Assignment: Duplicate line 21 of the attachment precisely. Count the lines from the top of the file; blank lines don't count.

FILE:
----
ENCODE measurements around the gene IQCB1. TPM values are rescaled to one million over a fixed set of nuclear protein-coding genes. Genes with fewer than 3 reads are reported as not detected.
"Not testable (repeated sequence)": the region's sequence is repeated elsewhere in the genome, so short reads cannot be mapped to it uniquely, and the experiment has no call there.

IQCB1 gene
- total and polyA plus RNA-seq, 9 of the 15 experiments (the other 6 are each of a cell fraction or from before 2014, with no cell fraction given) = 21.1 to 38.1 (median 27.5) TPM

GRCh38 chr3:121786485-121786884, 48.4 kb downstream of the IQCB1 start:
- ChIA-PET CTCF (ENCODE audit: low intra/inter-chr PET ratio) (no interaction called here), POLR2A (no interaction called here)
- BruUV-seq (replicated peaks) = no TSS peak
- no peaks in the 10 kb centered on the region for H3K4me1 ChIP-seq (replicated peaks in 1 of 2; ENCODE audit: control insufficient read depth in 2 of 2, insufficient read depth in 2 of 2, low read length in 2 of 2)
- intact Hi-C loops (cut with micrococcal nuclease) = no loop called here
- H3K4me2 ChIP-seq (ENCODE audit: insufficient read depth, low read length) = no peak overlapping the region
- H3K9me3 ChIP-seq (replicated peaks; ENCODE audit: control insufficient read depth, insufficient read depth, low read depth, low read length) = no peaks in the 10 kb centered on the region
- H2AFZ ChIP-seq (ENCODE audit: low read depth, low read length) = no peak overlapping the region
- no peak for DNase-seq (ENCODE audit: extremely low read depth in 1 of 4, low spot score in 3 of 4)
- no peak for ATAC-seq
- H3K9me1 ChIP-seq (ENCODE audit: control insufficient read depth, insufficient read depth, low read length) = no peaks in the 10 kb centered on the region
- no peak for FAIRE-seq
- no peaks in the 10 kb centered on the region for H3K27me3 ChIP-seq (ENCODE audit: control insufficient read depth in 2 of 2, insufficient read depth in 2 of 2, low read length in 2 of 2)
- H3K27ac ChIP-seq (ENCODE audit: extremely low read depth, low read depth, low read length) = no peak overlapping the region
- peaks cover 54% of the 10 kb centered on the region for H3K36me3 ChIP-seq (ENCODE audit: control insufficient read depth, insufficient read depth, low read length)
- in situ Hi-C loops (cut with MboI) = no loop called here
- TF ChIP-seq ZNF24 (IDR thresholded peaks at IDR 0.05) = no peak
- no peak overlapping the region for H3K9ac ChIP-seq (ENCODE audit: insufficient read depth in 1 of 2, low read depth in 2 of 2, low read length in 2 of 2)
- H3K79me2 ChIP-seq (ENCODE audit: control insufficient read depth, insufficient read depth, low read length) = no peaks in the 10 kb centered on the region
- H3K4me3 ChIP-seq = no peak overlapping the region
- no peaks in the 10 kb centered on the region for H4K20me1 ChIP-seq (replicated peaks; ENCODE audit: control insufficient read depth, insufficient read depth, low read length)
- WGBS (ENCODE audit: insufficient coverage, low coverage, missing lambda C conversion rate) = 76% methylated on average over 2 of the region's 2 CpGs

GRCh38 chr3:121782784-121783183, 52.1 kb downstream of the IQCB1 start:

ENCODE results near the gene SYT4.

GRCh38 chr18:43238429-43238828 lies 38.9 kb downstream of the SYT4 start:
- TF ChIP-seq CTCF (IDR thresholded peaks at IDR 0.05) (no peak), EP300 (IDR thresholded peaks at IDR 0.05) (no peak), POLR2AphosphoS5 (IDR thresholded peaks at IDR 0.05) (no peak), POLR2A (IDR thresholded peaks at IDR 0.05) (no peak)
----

- TF ChIP-seq ZNF24 (IDR thresholded peaks at IDR 0.05) = no peak